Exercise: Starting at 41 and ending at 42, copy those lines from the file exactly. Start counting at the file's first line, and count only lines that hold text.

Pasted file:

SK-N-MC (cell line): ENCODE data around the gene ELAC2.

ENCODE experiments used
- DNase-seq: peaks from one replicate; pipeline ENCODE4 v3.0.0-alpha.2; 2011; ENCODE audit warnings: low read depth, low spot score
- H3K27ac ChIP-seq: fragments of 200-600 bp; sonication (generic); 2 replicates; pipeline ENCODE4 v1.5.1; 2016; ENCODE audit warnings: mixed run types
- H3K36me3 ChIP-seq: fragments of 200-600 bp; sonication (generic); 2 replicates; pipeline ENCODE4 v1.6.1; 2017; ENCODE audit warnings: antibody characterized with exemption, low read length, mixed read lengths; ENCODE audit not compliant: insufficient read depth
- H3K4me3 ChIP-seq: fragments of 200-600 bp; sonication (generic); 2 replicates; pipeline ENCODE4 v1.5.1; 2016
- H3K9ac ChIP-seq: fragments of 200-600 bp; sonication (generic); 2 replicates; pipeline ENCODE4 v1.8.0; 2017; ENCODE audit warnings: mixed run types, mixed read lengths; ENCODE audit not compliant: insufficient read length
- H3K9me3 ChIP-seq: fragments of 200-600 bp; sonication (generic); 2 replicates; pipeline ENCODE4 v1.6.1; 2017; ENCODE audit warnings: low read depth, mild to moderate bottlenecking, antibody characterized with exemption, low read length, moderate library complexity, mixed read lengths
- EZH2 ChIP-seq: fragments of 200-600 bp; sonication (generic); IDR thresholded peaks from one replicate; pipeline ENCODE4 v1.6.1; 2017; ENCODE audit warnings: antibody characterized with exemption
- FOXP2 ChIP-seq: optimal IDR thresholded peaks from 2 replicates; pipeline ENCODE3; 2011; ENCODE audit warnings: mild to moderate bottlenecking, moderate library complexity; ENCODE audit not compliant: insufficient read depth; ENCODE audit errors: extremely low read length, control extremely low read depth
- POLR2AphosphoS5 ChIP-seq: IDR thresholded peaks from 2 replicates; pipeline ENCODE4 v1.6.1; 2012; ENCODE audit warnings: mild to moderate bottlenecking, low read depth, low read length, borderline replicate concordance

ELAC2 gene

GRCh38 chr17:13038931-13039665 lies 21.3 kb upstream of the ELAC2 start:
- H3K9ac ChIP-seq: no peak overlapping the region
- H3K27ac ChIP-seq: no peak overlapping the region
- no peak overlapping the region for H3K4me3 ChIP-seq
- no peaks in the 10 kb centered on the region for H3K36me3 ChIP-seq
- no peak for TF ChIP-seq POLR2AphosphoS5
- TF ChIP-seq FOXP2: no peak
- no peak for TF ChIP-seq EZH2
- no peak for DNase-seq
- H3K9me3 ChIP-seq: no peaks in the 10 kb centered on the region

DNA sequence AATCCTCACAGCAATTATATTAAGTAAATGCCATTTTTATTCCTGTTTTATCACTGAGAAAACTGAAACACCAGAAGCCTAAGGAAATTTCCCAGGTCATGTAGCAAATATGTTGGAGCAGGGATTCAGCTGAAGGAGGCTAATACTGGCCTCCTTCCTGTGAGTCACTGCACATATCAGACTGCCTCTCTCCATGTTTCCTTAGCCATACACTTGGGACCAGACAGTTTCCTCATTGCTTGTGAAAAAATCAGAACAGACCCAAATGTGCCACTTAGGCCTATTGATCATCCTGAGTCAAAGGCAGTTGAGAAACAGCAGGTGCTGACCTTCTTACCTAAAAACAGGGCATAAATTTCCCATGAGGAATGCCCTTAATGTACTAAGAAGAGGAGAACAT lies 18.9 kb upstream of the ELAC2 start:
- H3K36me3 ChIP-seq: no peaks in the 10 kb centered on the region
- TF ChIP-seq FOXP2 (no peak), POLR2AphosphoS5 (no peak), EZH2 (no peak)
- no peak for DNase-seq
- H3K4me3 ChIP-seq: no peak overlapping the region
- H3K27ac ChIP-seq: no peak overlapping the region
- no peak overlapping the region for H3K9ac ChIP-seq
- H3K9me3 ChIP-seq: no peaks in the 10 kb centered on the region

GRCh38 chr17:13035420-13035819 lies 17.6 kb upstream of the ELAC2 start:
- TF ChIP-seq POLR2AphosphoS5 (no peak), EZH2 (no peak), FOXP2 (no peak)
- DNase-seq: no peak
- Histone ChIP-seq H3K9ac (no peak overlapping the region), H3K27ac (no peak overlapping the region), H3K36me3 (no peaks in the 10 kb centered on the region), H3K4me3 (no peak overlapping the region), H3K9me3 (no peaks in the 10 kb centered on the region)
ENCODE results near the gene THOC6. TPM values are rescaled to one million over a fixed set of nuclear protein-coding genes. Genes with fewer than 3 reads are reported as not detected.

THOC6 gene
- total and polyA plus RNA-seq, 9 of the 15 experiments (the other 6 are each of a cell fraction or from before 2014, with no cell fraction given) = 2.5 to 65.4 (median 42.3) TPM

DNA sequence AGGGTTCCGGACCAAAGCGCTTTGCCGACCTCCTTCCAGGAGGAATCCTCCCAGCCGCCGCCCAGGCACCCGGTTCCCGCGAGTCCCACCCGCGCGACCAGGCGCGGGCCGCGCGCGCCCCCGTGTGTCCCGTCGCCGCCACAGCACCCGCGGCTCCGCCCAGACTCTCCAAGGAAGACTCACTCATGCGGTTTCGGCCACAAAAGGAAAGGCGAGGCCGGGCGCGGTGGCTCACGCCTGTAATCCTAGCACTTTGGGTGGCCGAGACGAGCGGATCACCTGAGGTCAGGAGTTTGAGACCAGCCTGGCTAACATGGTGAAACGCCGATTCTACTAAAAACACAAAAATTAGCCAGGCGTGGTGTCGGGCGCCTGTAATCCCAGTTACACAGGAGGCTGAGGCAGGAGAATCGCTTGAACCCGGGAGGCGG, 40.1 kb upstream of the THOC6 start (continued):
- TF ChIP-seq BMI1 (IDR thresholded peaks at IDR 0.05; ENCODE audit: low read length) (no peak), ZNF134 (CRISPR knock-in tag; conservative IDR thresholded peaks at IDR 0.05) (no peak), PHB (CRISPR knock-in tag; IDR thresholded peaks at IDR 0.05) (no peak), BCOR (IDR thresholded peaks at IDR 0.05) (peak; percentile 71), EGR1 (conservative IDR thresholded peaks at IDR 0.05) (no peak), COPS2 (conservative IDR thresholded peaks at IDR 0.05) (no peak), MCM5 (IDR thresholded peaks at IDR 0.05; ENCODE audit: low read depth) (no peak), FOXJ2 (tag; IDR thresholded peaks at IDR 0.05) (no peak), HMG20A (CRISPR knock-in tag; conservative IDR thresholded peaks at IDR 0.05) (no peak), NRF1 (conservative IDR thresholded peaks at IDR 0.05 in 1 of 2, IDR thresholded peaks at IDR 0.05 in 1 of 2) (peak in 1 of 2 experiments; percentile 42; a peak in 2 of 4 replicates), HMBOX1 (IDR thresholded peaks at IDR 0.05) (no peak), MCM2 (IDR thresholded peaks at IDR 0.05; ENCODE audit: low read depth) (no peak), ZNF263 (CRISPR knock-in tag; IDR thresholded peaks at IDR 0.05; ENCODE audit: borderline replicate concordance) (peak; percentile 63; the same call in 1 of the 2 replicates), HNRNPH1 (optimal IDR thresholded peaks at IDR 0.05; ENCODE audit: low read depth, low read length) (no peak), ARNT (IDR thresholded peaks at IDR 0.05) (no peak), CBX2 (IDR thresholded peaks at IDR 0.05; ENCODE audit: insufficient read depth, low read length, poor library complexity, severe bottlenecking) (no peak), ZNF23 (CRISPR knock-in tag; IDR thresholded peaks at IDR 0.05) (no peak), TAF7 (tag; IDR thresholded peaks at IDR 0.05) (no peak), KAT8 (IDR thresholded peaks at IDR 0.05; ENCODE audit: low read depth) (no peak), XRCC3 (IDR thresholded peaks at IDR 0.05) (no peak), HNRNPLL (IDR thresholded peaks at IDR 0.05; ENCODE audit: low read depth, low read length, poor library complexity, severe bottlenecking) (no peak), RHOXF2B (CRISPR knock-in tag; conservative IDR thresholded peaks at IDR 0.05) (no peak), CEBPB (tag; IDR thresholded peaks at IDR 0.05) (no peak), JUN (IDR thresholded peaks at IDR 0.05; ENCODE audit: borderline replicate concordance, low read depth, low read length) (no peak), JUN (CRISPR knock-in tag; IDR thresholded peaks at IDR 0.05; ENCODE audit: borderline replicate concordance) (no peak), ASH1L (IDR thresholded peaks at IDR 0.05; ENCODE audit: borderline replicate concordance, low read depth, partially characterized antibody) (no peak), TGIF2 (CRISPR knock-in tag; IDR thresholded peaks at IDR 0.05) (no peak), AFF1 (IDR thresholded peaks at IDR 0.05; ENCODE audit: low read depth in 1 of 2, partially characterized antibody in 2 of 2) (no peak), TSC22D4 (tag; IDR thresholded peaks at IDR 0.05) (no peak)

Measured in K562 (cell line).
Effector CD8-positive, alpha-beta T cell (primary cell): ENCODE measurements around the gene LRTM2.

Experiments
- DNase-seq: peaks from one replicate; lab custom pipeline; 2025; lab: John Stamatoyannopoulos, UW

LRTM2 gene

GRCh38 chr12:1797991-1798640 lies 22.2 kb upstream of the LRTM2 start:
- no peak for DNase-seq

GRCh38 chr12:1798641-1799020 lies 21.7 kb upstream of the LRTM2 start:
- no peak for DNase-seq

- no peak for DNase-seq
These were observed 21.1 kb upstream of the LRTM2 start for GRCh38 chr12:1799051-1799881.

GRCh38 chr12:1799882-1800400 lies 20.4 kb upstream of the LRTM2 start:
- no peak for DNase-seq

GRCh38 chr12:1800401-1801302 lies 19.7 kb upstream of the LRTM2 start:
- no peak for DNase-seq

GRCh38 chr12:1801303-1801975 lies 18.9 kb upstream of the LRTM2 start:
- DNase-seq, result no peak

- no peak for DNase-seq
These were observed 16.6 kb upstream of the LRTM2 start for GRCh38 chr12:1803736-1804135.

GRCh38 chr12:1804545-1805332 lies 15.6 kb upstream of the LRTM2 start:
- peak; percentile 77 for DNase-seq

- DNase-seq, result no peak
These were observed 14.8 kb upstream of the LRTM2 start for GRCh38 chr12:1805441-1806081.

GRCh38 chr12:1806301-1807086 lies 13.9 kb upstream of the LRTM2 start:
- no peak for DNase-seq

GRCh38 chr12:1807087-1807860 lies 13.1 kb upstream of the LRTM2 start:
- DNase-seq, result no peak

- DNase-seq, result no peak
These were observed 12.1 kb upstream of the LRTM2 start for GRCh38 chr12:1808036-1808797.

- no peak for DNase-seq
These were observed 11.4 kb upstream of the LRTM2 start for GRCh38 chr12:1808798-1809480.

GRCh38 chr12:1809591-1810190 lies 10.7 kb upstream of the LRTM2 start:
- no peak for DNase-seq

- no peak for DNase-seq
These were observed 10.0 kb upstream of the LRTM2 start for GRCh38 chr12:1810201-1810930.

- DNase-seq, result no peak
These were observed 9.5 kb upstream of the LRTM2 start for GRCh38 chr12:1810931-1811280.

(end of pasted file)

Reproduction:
Effector CD8-positive, alpha-beta T cell (primary cell): ENCODE measurements around the gene LRTM2.

Experiments